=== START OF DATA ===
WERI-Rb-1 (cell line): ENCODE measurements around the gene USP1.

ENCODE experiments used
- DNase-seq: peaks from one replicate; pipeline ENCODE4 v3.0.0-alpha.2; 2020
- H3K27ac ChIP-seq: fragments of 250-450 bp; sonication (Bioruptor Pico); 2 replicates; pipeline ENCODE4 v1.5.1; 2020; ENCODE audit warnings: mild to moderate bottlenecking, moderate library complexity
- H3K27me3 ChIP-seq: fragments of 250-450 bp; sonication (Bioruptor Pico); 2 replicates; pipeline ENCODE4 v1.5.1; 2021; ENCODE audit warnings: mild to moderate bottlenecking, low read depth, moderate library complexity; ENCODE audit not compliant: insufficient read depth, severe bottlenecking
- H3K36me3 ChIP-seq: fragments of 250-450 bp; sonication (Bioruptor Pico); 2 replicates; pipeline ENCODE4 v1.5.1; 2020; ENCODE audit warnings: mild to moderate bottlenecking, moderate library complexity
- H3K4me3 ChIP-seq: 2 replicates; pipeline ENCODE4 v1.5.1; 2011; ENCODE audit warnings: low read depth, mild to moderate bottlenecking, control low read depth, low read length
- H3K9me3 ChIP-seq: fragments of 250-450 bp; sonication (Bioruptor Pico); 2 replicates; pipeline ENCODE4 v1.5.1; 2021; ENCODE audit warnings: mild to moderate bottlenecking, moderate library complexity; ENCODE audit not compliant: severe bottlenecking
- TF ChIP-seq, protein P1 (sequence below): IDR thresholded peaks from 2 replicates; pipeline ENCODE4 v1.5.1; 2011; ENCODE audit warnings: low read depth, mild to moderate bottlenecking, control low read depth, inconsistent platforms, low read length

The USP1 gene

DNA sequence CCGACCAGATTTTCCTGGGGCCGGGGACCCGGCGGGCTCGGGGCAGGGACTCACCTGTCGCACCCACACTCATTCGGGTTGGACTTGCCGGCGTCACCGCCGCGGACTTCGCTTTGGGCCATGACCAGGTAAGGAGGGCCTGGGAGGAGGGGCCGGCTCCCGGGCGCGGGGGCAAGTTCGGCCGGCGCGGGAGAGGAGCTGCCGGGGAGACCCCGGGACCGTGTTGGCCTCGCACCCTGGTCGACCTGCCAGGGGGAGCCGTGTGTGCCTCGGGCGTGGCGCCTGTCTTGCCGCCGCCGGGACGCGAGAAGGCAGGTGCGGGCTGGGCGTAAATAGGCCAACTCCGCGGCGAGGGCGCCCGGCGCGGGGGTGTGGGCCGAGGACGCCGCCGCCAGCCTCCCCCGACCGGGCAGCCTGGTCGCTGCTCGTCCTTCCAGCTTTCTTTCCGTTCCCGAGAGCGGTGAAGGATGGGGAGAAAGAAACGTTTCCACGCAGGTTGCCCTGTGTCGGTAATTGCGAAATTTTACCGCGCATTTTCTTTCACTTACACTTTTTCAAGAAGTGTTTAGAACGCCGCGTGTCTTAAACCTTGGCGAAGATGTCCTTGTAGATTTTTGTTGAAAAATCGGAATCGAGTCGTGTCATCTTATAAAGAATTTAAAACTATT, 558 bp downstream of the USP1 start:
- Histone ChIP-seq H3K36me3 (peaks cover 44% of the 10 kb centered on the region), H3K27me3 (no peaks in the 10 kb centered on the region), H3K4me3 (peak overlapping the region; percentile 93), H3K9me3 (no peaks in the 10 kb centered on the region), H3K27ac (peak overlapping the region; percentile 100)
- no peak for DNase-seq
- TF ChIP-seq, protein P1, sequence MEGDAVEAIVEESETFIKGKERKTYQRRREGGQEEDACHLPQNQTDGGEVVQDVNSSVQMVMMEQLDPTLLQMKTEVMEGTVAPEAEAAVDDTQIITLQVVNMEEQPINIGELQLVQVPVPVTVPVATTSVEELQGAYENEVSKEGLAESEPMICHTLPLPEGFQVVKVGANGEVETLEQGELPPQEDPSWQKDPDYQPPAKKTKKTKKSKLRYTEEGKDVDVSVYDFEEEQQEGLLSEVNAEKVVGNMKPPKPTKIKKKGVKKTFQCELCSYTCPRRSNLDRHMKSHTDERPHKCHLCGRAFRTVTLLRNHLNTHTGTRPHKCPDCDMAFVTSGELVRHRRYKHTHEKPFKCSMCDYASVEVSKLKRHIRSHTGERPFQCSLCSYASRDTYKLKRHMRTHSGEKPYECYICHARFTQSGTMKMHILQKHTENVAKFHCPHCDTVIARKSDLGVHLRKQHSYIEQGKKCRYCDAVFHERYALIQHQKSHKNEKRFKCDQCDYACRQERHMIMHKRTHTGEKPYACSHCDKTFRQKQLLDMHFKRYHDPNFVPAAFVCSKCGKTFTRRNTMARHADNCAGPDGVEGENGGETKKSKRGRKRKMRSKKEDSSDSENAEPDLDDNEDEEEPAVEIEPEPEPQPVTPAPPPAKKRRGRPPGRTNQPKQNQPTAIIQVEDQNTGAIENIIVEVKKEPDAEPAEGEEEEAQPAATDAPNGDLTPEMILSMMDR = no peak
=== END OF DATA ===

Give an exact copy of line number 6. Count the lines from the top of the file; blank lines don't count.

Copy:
- H3K36me3 ChIP-seq: fragments of 250-450 bp; sonication (Bioruptor Pico); 2 replicates; pipeline ENCODE4 v1.5.1; 2020; ENCODE audit warnings: mild to moderate bottlenecking, moderate library complexity